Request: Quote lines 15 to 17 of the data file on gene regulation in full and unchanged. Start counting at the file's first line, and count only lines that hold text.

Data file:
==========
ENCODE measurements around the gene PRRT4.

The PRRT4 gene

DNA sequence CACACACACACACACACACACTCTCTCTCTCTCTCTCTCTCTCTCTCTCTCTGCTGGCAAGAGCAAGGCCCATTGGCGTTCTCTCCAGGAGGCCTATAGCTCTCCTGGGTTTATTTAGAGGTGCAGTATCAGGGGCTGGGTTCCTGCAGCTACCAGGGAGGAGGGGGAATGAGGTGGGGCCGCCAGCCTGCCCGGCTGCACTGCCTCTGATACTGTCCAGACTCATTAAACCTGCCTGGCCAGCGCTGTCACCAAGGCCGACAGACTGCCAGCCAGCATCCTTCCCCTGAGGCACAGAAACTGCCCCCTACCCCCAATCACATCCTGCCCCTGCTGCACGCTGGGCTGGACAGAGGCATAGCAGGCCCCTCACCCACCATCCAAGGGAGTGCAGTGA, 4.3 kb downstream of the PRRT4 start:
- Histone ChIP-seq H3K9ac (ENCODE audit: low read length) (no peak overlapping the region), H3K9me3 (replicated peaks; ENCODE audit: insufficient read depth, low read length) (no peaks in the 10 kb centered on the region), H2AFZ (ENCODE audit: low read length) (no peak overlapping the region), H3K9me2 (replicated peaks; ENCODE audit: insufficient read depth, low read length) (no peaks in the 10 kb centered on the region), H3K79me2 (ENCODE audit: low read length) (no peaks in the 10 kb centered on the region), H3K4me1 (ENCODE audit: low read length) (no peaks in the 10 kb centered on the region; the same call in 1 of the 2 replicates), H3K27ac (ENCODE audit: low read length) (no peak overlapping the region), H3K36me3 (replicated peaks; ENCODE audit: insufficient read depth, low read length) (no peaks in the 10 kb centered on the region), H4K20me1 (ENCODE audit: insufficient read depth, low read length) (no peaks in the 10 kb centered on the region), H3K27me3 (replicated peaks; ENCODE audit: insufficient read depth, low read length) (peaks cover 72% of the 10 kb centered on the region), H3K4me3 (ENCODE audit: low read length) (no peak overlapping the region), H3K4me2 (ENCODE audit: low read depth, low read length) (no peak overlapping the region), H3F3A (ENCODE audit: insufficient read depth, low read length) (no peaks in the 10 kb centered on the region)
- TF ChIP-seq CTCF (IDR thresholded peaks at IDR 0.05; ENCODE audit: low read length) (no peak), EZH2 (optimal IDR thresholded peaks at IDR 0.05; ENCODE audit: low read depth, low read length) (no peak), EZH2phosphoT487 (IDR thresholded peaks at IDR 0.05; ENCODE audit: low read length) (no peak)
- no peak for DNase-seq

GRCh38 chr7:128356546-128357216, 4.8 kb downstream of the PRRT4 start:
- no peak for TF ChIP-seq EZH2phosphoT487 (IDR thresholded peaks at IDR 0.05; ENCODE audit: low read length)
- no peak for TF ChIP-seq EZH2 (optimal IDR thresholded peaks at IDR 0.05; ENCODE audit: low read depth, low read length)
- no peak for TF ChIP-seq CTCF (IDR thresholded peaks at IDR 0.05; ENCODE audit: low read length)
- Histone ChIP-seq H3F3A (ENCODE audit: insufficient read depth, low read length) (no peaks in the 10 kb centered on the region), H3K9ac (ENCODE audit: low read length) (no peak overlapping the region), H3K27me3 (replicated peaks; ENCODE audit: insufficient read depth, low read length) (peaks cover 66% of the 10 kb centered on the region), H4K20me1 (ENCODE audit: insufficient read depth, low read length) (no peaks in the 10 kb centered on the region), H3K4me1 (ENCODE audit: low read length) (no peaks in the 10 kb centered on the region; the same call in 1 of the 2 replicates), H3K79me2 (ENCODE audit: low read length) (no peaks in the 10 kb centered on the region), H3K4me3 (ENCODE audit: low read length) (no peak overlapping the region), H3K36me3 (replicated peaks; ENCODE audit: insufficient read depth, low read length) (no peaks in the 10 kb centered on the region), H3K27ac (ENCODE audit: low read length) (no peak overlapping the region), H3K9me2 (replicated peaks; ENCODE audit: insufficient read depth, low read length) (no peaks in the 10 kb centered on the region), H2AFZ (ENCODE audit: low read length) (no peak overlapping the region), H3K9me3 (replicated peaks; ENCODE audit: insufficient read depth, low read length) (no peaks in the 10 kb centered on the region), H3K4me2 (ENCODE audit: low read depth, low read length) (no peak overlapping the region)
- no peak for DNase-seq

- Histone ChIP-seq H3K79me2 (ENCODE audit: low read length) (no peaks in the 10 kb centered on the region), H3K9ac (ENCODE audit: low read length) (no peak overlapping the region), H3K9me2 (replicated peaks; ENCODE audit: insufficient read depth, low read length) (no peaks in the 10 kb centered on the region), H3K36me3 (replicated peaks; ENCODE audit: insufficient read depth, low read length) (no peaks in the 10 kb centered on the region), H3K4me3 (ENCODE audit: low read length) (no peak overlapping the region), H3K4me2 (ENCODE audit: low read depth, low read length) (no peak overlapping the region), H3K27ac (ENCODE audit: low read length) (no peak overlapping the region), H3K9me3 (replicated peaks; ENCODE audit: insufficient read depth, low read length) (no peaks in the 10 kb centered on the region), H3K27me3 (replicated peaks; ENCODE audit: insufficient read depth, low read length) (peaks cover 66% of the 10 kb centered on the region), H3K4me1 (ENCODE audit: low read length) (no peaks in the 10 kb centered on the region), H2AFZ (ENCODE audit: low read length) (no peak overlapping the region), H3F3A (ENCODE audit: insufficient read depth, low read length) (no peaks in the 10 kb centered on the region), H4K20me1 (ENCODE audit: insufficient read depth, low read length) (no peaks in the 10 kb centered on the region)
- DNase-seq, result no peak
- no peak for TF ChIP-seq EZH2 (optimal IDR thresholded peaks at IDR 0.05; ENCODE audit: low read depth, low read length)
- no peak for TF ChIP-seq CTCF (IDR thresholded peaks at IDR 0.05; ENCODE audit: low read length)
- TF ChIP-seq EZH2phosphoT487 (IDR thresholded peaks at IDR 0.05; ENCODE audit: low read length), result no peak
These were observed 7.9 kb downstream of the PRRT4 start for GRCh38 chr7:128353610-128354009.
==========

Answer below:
- no peak for TF ChIP-seq EZH2 (optimal IDR thresholded peaks at IDR 0.05; ENCODE audit: low read depth, low read length)
- no peak for TF ChIP-seq CTCF (IDR thresholded peaks at IDR 0.05; ENCODE audit: low read length)
- TF ChIP-seq EZH2phosphoT487 (IDR thresholded peaks at IDR 0.05; ENCODE audit: low read length), result no peak